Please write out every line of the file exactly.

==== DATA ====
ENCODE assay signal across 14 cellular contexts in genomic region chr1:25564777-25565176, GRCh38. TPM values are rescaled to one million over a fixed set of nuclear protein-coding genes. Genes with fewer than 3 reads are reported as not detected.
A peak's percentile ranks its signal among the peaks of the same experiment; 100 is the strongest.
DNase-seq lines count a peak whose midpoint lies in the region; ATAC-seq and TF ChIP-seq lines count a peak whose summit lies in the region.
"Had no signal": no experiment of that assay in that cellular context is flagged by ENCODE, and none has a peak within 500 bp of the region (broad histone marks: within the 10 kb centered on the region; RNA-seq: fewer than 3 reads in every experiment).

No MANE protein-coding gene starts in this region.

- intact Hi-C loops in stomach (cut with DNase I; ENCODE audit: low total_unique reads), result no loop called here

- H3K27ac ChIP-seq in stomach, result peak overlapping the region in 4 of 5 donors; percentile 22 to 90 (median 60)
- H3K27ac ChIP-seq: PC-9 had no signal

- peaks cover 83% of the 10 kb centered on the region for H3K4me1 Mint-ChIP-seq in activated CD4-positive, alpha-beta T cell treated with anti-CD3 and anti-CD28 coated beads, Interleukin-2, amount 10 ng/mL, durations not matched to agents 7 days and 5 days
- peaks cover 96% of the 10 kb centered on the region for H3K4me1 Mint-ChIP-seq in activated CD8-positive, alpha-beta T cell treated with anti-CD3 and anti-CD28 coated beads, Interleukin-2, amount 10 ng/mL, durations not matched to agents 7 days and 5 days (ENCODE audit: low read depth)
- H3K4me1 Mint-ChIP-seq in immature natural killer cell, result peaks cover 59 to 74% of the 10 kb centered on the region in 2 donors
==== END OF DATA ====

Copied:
ENCODE assay signal across 14 cellular contexts in genomic region chr1:25564777-25565176, GRCh38. TPM values are rescaled to one million over a fixed set of nuclear protein-coding genes. Genes with fewer than 3 reads are reported as not detected.
A peak's percentile ranks its signal among the peaks of the same experiment; 100 is the strongest.
DNase-seq lines count a peak whose midpoint lies in the region; ATAC-seq and TF ChIP-seq lines count a peak whose summit lies in the region.
"Had no signal": no experiment of that assay in that cellular context is flagged by ENCODE, and none has a peak within 500 bp of the region (broad histone marks: within the 10 kb centered on the region; RNA-seq: fewer than 3 reads in every experiment).

No MANE protein-coding gene starts in this region.

- intact Hi-C loops in stomach (cut with DNase I; ENCODE audit: low total_unique reads), result no loop called here

- H3K27ac ChIP-seq in stomach, result peak overlapping the region in 4 of 5 donors; percentile 22 to 90 (median 60)
- H3K27ac ChIP-seq: PC-9 had no signal

- peaks cover 83% of the 10 kb centered on the region for H3K4me1 Mint-ChIP-seq in activated CD4-positive, alpha-beta T cell treated with anti-CD3 and anti-CD28 coated beads, Interleukin-2, amount 10 ng/mL, durations not matched to agents 7 days and 5 days
- peaks cover 96% of the 10 kb centered on the region for H3K4me1 Mint-ChIP-seq in activated CD8-positive, alpha-beta T cell treated with anti-CD3 and anti-CD28 coated beads, Interleukin-2, amount 10 ng/mL, durations not matched to agents 7 days and 5 days (ENCODE audit: low read depth)
- H3K4me1 Mint-ChIP-seq in immature natural killer cell, result peaks cover 59 to 74% of the 10 kb centered on the region in 2 donors